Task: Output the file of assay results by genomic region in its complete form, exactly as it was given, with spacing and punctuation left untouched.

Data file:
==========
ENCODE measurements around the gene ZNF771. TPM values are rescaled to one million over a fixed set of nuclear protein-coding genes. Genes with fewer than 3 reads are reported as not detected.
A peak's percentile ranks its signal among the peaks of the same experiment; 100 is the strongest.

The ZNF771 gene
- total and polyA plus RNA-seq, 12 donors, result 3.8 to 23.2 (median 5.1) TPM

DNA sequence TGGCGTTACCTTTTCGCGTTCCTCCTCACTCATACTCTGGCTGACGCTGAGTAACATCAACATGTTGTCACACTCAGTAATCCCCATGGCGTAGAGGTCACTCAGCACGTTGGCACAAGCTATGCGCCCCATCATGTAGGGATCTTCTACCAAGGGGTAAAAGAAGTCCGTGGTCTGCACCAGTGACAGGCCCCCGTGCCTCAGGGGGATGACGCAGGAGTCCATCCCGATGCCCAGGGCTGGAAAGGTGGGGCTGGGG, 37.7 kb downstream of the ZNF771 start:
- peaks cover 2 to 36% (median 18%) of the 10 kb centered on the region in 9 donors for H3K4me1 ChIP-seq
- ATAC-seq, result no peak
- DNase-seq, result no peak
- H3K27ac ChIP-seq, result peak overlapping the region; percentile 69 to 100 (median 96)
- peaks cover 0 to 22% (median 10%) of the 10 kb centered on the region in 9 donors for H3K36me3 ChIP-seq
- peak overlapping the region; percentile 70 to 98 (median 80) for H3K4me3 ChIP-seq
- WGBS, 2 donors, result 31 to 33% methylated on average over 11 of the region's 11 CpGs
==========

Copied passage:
ENCODE measurements around the gene ZNF771. TPM values are rescaled to one million over a fixed set of nuclear protein-coding genes. Genes with fewer than 3 reads are reported as not detected.
A peak's percentile ranks its signal among the peaks of the same experiment; 100 is the strongest.

The ZNF771 gene
- total and polyA plus RNA-seq, 12 donors, result 3.8 to 23.2 (median 5.1) TPM

DNA sequence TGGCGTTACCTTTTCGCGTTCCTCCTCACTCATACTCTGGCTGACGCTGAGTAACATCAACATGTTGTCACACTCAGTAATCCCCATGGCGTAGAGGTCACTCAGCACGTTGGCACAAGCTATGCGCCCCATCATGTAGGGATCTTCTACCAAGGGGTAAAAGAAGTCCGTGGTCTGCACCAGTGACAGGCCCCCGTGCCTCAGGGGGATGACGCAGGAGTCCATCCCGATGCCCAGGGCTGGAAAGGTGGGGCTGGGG, 37.7 kb downstream of the ZNF771 start:
- peaks cover 2 to 36% (median 18%) of the 10 kb centered on the region in 9 donors for H3K4me1 ChIP-seq
- ATAC-seq, result no peak
- DNase-seq, result no peak
- H3K27ac ChIP-seq, result peak overlapping the region; percentile 69 to 100 (median 96)
- peaks cover 0 to 22% (median 10%) of the 10 kb centered on the region in 9 donors for H3K36me3 ChIP-seq
- peak overlapping the region; percentile 70 to 98 (median 80) for H3K4me3 ChIP-seq
- WGBS, 2 donors, result 31 to 33% methylated on average over 11 of the region's 11 CpGs